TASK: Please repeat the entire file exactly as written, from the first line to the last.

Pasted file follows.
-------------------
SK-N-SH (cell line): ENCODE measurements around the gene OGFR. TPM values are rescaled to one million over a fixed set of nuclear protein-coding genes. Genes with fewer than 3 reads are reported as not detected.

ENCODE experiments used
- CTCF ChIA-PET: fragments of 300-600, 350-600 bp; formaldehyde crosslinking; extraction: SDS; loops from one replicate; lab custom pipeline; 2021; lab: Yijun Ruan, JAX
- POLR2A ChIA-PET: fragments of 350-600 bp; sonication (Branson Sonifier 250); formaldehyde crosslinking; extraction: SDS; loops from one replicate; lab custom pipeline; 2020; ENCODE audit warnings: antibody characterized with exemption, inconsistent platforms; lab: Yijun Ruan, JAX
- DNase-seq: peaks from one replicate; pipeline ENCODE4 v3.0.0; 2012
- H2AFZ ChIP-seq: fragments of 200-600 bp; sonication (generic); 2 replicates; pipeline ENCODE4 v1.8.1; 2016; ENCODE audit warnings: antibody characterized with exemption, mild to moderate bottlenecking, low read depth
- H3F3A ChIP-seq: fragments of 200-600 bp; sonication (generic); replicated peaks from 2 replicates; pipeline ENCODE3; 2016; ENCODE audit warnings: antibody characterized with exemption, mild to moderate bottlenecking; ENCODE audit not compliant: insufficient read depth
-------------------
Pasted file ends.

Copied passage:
SK-N-SH (cell line): ENCODE measurements around the gene OGFR. TPM values are rescaled to one million over a fixed set of nuclear protein-coding genes. Genes with fewer than 3 reads are reported as not detected.

ENCODE experiments used
- CTCF ChIA-PET: fragments of 300-600, 350-600 bp; formaldehyde crosslinking; extraction: SDS; loops from one replicate; lab custom pipeline; 2021; lab: Yijun Ruan, JAX
- POLR2A ChIA-PET: fragments of 350-600 bp; sonication (Branson Sonifier 250); formaldehyde crosslinking; extraction: SDS; loops from one replicate; lab custom pipeline; 2020; ENCODE audit warnings: antibody characterized with exemption, inconsistent platforms; lab: Yijun Ruan, JAX
- DNase-seq: peaks from one replicate; pipeline ENCODE4 v3.0.0; 2012
- H2AFZ ChIP-seq: fragments of 200-600 bp; sonication (generic); 2 replicates; pipeline ENCODE4 v1.8.1; 2016; ENCODE audit warnings: antibody characterized with exemption, mild to moderate bottlenecking, low read depth
- H3F3A ChIP-seq: fragments of 200-600 bp; sonication (generic); replicated peaks from 2 replicates; pipeline ENCODE3; 2016; ENCODE audit warnings: antibody characterized with exemption, mild to moderate bottlenecking; ENCODE audit not compliant: insufficient read depth